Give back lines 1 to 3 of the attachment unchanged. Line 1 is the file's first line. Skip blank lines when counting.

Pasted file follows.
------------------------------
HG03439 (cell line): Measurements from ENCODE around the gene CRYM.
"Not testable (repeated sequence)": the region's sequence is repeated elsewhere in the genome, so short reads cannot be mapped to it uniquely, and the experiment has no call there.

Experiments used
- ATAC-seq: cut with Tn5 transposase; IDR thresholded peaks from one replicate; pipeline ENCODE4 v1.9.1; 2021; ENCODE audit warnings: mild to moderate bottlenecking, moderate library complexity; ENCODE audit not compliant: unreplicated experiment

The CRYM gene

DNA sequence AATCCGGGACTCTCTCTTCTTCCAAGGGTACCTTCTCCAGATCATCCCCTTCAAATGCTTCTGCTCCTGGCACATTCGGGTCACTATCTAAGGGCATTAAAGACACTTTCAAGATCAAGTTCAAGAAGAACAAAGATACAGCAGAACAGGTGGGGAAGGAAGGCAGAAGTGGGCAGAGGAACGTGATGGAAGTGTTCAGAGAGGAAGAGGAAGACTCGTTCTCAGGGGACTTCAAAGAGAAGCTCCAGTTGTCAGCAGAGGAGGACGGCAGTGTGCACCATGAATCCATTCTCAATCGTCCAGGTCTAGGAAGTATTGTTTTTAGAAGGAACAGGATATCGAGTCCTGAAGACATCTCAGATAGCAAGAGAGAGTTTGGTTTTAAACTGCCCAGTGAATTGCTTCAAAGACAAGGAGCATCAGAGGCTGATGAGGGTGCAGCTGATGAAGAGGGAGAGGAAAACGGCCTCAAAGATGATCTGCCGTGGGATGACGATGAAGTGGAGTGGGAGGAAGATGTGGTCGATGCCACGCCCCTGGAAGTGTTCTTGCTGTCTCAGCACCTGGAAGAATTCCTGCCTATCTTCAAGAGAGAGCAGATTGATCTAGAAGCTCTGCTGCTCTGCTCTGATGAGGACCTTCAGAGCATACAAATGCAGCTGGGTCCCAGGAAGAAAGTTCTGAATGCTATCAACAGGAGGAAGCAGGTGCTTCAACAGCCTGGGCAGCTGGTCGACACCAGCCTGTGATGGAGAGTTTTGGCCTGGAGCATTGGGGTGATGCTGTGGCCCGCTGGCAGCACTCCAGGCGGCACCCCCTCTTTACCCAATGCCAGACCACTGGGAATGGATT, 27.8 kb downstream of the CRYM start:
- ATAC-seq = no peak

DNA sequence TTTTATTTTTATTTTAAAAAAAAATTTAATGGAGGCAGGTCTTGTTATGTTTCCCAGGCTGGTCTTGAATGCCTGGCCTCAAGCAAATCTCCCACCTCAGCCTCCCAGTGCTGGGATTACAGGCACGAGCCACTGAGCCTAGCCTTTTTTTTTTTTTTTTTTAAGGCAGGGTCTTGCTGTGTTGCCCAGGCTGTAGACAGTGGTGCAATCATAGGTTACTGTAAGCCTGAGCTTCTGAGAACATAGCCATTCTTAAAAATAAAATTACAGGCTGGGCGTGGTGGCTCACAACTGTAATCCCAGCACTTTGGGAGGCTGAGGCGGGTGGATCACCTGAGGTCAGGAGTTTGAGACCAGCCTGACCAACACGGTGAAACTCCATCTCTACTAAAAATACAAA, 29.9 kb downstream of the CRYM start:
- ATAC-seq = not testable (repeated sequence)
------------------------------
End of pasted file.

HG03439 (cell line): Measurements from ENCODE around the gene CRYM.
"Not testable (repeated sequence)": the region's sequence is repeated elsewhere in the genome, so short reads cannot be mapped to it uniquely, and the experiment has no call there.

Experiments used